Recommendations have been made to improve the accuracy of medication dispensing through label and instrument modifications and advanced medication counseling [14
]. However, despite the need to improve infant formula instructions to improve the accuracy of infant feeding and thereby optimize healthy infant growth [3
], to our knowledge, no studies have tested and modified instructions. Using a participatory research model followed by a randomized controlled trial, the objective of this work was to improve the accuracy by which individuals measure powdered infant formula by providing greater clarity of the preparation instructions.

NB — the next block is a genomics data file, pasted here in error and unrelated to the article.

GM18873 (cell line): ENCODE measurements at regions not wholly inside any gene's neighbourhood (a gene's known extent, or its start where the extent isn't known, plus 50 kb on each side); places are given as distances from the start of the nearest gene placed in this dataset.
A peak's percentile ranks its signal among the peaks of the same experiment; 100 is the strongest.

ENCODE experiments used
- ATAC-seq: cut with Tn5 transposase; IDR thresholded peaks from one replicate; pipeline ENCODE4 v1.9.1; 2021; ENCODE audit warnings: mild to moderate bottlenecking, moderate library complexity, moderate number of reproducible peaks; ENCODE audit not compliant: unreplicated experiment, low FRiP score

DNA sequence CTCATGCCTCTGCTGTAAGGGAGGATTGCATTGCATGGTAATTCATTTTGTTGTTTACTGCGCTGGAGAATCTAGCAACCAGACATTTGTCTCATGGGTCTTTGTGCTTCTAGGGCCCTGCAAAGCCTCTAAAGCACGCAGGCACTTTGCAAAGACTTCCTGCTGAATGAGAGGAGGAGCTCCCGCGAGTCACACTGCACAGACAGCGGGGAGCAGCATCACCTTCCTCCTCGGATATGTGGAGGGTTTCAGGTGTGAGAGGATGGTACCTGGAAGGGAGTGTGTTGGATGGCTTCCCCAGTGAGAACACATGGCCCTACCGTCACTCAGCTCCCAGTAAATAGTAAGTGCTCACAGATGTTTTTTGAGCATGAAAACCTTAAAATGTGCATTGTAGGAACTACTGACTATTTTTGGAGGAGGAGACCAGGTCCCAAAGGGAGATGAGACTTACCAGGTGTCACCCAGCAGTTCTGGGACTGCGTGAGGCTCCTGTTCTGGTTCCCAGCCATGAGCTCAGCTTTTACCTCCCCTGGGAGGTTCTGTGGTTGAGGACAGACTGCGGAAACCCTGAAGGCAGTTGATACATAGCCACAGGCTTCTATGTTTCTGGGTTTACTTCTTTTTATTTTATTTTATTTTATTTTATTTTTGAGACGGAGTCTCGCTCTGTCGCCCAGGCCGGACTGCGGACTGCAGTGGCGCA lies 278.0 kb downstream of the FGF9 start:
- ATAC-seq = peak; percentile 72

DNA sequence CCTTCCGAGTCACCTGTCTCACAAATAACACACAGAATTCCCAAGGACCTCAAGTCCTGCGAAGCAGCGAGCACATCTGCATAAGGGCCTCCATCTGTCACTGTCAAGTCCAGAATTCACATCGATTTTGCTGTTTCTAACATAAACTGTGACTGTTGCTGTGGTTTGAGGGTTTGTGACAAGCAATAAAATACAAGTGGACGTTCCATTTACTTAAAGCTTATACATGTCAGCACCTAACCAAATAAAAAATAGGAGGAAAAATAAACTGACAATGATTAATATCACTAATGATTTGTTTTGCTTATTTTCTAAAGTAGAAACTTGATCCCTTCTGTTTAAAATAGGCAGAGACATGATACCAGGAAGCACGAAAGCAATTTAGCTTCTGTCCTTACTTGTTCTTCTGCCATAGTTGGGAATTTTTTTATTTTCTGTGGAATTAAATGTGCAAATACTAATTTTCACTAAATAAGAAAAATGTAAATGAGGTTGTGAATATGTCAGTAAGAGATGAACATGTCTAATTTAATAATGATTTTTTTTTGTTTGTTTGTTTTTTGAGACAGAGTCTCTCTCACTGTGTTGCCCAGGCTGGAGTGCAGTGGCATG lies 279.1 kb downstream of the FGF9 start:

Iterative focus groups in the first phase provided guidance to modify standard manufacturer instructions for powdered infant formula to improve the dispensing accuracy of powdered infant formula in the second phase, a double-blind, randomized controlled trial. Majority of the recommended modifications made to the instructions focused on decreasing text and improving graphics especially related to powder dispensing, which translated to increased accuracy in powder dispensing in the modified instruction group. There was no difference in water dispensing between the two groups and, thus, caloric density remained more accurate in the modified instruction group.